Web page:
But while the O2 boss is patient about Ofcom's 4G auction, which is unlikely to be decided until early 2013, he is keeping a close eye on the competition. When we catch up again this week, he says diplomatically that he is in talks with Ofcom "to understand their thinking" about its plan to let Everything Everywhere offer 4G through its existing spectrum this year. Mr Dunne won't go further, but Vodafone has complained vociferously about Ofcom giving "the largest player in the market a head start".

He is more comfortable talking about the burden of regulation from Brussels – a refrain heard from all the mobile companies at Barcelona. Mr Dunne points out that across the 27 countries of the European Union, there are perhaps 100 mobile operators, which makes regulation unwieldy. In contrast, in America, there are only three big operators.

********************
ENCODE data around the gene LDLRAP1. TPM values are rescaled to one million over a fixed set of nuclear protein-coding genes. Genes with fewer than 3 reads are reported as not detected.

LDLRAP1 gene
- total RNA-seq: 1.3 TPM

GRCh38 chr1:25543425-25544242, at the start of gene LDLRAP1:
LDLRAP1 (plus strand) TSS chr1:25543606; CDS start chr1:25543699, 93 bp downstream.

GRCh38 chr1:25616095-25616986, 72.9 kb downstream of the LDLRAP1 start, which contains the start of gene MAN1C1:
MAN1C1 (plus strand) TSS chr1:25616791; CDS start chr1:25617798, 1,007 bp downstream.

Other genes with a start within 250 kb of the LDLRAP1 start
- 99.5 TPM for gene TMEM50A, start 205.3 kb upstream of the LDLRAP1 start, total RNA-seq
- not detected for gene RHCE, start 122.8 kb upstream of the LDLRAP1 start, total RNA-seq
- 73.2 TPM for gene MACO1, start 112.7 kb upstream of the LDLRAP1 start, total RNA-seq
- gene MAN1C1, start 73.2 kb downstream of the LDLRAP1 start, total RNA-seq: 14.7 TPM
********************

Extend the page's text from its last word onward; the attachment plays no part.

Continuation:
Mr Dunne could be forgiven for wanting life at O2 to be a little easier.

CV: Ronan Dunne

Born 1963

1987 BNP Paribas, banker

1994 Waste Management plc, deputy treasurer

1996 NFC plc, director of treasury

2000 Exel plc, head of strategic finance

2001 Joins Telefonica O2 in UK as deputy to chief financial officer

2005 Promoted to chief financial officer

2008 Appointed chief executive. Also chairman of O2-backed Tesco Mobile

Hobbies: Golf and watching his daughter play hockey

Currently reading: Peter Mandelson's memoirs and Walter Isaacson's biography of Steve Jobs — "there's a lot more in common between Mandelson and Jobs than you might think"

Lives: Weybridge, Surrey, with his wife and daughter